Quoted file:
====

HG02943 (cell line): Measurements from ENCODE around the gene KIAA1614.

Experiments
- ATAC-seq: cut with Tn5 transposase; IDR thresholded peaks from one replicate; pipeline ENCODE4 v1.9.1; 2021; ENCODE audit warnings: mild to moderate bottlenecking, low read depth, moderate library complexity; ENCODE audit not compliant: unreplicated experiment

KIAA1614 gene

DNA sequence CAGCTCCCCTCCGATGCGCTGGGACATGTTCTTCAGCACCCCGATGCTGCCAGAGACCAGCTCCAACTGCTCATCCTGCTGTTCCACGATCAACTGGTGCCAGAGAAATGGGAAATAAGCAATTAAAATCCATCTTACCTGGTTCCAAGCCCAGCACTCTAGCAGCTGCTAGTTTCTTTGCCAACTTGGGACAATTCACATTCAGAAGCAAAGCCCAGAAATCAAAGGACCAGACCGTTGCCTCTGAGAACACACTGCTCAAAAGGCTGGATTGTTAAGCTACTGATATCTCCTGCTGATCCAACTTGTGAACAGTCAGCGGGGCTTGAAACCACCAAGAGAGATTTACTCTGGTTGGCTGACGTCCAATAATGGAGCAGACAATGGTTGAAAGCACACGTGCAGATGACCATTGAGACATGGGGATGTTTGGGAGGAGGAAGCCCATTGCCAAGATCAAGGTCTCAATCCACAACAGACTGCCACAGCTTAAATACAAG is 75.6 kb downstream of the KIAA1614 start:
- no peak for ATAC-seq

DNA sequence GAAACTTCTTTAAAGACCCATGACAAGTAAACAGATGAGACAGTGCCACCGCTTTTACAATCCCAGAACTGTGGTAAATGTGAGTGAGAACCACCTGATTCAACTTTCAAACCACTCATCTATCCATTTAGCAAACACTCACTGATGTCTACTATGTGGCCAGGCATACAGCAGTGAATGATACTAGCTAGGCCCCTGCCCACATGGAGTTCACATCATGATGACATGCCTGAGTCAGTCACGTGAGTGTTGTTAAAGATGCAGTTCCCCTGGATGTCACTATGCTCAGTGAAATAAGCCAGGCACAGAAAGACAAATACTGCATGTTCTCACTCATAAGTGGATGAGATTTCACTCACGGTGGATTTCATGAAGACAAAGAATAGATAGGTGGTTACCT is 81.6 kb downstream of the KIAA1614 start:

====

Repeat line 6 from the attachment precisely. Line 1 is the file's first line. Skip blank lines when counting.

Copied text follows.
- no peak for ATAC-seq